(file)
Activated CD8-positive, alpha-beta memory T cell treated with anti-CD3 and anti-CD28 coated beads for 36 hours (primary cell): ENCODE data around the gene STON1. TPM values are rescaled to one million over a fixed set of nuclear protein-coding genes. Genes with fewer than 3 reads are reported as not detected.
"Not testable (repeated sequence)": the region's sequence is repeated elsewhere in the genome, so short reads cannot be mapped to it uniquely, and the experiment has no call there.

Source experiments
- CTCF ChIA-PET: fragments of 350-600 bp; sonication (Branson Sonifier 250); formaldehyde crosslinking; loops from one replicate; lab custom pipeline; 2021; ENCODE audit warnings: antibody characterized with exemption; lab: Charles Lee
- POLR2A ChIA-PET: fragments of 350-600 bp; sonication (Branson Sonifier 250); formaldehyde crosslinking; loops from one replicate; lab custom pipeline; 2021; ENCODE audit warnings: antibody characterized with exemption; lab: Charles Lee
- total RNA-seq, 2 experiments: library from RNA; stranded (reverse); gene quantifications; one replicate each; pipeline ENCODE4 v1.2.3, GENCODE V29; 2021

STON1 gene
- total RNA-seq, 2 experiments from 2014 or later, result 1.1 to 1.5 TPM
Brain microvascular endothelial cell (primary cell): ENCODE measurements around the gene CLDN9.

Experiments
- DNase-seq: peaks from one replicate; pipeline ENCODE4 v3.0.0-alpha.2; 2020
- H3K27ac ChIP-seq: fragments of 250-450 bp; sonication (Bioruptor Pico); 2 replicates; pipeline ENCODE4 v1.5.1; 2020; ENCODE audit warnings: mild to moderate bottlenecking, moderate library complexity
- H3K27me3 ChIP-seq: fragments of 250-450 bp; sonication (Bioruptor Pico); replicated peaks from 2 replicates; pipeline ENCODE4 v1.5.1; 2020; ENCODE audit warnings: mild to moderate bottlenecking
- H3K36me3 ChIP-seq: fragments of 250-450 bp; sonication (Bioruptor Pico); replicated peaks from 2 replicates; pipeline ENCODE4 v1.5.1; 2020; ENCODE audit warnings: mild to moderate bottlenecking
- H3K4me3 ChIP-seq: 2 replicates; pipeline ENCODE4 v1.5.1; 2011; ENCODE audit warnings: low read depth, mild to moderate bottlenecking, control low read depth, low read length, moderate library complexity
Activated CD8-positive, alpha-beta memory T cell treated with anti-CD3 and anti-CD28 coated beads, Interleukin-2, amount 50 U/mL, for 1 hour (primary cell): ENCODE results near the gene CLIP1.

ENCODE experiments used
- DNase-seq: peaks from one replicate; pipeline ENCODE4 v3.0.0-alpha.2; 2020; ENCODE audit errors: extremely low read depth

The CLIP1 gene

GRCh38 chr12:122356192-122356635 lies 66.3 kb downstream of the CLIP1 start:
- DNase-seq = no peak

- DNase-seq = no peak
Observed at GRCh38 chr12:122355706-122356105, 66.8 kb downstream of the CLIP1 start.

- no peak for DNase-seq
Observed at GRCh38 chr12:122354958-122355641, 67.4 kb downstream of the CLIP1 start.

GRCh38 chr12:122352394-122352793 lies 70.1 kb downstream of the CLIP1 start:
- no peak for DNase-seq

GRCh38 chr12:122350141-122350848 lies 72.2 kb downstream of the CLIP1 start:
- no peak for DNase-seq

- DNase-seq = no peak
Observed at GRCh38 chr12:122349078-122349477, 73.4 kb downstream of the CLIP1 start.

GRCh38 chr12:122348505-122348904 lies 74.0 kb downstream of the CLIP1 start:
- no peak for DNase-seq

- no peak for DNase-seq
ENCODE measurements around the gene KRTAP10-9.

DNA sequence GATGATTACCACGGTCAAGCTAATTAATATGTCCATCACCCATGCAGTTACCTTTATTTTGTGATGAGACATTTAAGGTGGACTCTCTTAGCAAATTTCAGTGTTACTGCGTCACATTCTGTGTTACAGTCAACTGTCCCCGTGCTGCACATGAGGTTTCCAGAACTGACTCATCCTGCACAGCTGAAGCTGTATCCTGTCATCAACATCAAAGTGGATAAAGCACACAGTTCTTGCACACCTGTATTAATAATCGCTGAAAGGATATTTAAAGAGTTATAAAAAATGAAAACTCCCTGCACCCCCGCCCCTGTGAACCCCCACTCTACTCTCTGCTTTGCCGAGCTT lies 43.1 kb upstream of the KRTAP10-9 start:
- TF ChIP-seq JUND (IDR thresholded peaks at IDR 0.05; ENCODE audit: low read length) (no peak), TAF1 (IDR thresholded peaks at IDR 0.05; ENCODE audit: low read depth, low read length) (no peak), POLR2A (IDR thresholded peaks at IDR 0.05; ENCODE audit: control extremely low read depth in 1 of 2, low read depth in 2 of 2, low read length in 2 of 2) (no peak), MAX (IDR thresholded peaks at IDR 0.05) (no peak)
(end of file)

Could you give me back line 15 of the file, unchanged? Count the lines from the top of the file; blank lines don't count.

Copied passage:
- H3K4me3 ChIP-seq: 2 replicates; pipeline ENCODE4 v1.5.1; 2011; ENCODE audit warnings: low read depth, mild to moderate bottlenecking, control low read depth, low read length, moderate library complexity